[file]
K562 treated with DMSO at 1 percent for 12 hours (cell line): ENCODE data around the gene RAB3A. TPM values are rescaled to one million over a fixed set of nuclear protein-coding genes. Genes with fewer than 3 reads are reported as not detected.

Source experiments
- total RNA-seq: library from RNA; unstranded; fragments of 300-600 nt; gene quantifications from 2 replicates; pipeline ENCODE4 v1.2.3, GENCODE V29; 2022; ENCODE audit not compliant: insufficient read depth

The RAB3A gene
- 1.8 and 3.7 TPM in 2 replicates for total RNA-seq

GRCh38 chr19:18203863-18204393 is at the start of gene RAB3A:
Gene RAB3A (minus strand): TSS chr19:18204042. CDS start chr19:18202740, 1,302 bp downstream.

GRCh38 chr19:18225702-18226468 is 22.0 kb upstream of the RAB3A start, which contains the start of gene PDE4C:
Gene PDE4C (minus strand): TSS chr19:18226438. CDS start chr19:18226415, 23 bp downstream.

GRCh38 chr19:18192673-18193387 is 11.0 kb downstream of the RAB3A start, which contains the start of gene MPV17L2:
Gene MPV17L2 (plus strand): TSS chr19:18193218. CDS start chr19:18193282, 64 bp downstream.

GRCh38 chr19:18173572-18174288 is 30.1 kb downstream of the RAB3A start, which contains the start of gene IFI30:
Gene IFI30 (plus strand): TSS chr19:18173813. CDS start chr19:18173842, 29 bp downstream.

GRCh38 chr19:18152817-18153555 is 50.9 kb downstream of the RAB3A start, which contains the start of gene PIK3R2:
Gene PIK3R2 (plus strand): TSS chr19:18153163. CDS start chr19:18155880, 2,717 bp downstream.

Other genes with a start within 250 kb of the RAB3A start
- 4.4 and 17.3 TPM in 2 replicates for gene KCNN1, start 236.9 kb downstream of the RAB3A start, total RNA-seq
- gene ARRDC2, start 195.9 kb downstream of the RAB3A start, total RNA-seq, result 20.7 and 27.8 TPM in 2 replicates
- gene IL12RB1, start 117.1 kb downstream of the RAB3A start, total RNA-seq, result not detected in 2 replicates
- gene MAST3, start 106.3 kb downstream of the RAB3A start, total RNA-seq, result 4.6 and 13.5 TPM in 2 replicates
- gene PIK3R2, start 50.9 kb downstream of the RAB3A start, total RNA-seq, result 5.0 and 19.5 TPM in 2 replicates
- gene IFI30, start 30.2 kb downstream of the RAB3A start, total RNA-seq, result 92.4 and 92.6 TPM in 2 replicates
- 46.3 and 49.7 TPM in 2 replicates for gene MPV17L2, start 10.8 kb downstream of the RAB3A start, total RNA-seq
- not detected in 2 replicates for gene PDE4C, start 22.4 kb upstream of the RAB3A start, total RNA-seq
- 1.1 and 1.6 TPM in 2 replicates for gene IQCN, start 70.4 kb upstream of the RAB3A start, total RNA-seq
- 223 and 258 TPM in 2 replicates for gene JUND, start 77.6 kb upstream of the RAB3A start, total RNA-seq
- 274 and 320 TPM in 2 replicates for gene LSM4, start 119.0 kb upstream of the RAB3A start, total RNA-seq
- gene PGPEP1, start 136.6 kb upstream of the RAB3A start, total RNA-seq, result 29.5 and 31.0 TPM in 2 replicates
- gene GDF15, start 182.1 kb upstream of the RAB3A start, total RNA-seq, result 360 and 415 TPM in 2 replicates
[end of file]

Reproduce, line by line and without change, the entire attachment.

K562 treated with DMSO at 1 percent for 12 hours (cell line): ENCODE data around the gene RAB3A. TPM values are rescaled to one million over a fixed set of nuclear protein-coding genes. Genes with fewer than 3 reads are reported as not detected.

Source experiments
- total RNA-seq: library from RNA; unstranded; fragments of 300-600 nt; gene quantifications from 2 replicates; pipeline ENCODE4 v1.2.3, GENCODE V29; 2022; ENCODE audit not compliant: insufficient read depth

The RAB3A gene
- 1.8 and 3.7 TPM in 2 replicates for total RNA-seq

GRCh38 chr19:18203863-18204393 is at the start of gene RAB3A:
Gene RAB3A (minus strand): TSS chr19:18204042. CDS start chr19:18202740, 1,302 bp downstream.

GRCh38 chr19:18225702-18226468 is 22.0 kb upstream of the RAB3A start, which contains the start of gene PDE4C:
Gene PDE4C (minus strand): TSS chr19:18226438. CDS start chr19:18226415, 23 bp downstream.

GRCh38 chr19:18192673-18193387 is 11.0 kb downstream of the RAB3A start, which contains the start of gene MPV17L2:
Gene MPV17L2 (plus strand): TSS chr19:18193218. CDS start chr19:18193282, 64 bp downstream.

GRCh38 chr19:18173572-18174288 is 30.1 kb downstream of the RAB3A start, which contains the start of gene IFI30:
Gene IFI30 (plus strand): TSS chr19:18173813. CDS start chr19:18173842, 29 bp downstream.

GRCh38 chr19:18152817-18153555 is 50.9 kb downstream of the RAB3A start, which contains the start of gene PIK3R2:
Gene PIK3R2 (plus strand): TSS chr19:18153163. CDS start chr19:18155880, 2,717 bp downstream.

Other genes with a start within 250 kb of the RAB3A start
- 4.4 and 17.3 TPM in 2 replicates for gene KCNN1, start 236.9 kb downstream of the RAB3A start, total RNA-seq
- gene ARRDC2, start 195.9 kb downstream of the RAB3A start, total RNA-seq, result 20.7 and 27.8 TPM in 2 replicates
- gene IL12RB1, start 117.1 kb downstream of the RAB3A start, total RNA-seq, result not detected in 2 replicates
- gene MAST3, start 106.3 kb downstream of the RAB3A start, total RNA-seq, result 4.6 and 13.5 TPM in 2 replicates
- gene PIK3R2, start 50.9 kb downstream of the RAB3A start, total RNA-seq, result 5.0 and 19.5 TPM in 2 replicates
- gene IFI30, start 30.2 kb downstream of the RAB3A start, total RNA-seq, result 92.4 and 92.6 TPM in 2 replicates
- 46.3 and 49.7 TPM in 2 replicates for gene MPV17L2, start 10.8 kb downstream of the RAB3A start, total RNA-seq
- not detected in 2 replicates for gene PDE4C, start 22.4 kb upstream of the RAB3A start, total RNA-seq
- 1.1 and 1.6 TPM in 2 replicates for gene IQCN, start 70.4 kb upstream of the RAB3A start, total RNA-seq
- 223 and 258 TPM in 2 replicates for gene JUND, start 77.6 kb upstream of the RAB3A start, total RNA-seq
- 274 and 320 TPM in 2 replicates for gene LSM4, start 119.0 kb upstream of the RAB3A start, total RNA-seq
- gene PGPEP1, start 136.6 kb upstream of the RAB3A start, total RNA-seq, result 29.5 and 31.0 TPM in 2 replicates
- gene GDF15, start 182.1 kb upstream of the RAB3A start, total RNA-seq, result 360 and 415 TPM in 2 replicates